INSTITUTO DE DIVERSIDAD Y ECOLOGIA ANIMAL
Unidad Ejecutora - UE
Differential regulation of feeding rhythms through a multiple-photoreceptor system in an avian model of blindness
VALDEZ, D. J; NIETO, P.S.; DÍAZ, N.M.; GARBARINO-PICO, E.; GUIDO, M. E.
FEDERATION AMER SOC EXP BIOL
Lugar: Bethesda; Año: 2013 vol. 27 p. 1 - 1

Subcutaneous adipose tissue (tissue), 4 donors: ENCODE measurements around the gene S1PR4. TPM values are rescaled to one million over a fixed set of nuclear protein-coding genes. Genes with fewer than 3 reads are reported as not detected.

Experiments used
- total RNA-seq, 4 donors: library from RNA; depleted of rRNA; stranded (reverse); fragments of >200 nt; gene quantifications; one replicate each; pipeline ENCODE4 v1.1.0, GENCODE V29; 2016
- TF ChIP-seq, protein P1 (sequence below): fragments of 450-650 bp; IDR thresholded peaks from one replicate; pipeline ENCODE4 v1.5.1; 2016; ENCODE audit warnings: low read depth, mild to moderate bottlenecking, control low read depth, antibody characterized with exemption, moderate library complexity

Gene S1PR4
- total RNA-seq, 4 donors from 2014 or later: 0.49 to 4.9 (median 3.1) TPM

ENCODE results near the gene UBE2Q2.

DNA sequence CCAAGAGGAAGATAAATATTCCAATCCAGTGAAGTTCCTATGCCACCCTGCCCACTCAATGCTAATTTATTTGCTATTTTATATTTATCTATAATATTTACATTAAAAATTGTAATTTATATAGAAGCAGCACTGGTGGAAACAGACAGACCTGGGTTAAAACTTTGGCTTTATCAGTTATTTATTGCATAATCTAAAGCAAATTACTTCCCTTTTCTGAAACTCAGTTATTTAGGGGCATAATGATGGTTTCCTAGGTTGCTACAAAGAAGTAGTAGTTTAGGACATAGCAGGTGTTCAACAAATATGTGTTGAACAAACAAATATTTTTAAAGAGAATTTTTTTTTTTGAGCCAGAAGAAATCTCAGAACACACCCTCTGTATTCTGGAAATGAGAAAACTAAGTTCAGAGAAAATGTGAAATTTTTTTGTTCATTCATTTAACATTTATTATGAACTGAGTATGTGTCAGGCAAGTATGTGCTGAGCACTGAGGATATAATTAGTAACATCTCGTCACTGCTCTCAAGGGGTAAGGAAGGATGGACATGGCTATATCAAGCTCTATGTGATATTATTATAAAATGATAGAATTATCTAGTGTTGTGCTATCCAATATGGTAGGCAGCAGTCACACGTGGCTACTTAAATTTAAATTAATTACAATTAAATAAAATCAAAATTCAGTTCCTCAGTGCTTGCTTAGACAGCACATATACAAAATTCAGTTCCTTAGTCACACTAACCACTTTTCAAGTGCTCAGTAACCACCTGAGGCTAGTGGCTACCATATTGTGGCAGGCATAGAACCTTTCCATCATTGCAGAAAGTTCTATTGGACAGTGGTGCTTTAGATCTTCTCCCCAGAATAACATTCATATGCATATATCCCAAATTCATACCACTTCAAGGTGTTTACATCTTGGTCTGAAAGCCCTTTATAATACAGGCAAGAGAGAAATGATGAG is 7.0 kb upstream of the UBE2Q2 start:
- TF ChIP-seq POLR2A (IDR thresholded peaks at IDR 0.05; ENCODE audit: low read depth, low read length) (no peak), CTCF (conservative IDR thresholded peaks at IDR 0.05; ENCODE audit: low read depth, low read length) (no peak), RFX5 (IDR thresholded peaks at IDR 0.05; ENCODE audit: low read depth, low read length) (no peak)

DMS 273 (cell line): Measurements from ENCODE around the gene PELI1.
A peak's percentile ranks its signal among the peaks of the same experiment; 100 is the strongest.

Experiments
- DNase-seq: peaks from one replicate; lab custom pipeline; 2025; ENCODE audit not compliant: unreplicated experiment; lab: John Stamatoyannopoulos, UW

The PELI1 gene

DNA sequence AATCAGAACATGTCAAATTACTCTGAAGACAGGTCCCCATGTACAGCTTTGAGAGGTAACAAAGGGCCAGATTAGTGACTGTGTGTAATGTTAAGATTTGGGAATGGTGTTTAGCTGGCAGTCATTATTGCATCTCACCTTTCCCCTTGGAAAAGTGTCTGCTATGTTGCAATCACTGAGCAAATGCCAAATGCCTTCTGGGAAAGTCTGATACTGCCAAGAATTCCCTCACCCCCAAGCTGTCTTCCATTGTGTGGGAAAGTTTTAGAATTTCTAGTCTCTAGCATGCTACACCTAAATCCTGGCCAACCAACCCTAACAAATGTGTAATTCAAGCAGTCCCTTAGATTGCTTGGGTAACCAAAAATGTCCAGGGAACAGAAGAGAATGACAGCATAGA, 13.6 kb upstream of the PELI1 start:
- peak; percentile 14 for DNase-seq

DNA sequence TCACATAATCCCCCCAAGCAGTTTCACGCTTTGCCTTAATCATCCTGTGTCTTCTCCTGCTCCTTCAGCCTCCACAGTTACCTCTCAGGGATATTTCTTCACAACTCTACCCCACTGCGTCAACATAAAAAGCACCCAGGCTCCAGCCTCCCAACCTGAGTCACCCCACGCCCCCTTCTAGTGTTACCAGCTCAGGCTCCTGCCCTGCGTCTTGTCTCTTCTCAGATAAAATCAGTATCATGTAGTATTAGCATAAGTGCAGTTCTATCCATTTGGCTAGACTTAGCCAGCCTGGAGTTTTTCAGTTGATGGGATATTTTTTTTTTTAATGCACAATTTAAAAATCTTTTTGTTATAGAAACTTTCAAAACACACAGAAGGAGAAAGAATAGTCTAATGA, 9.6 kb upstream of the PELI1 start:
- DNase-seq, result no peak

All organisms have evolved photodetection systems to synchronize their physiology and behavior with the external light-dark (LD) cycles. In non mammalian vertebrates, the retina, the pineal organ, and the deep brain can be photoreceptive. Inner retinal photo receptors transmit photic information to the brain and regulate diverse nonvisual tasks. We previously reported that even after preventing extraretinal photoreception, blind GUCY1* chickens lacking functional visual photoreceptors could perceive light that modulates physiology and behavior. Here we investigated the contribution of different photoreceptive system components (retinal/pineal and deep brain photoreceptors) to the photic entrainment of feeding rhythms.Wild-type (WT) and GUCY1* birds with head occlusion to avoid extraocular light detection synchronized their feeding rhythms to a LD cycle with light >12 lux, whereas at lower intensities blind birds free-ran with a period of >24 h. When released to constant light, both WT and blind chickens became arrhythmic; however, after head occlusion, GUCY1* birds free-ran with a 24.5-h period. In enucleated birds, brain illumination synchronized feeding rhythms, but in pinealectomized birds only responses to high-intensity light (>800 lux) were observed, revealing functional deep brain photoreceptors. In chickens, a multiple photoreceptive system, including retinal and extraretinal photoreceptors,differentially contributes to the synchronization of circadian feeding behavior.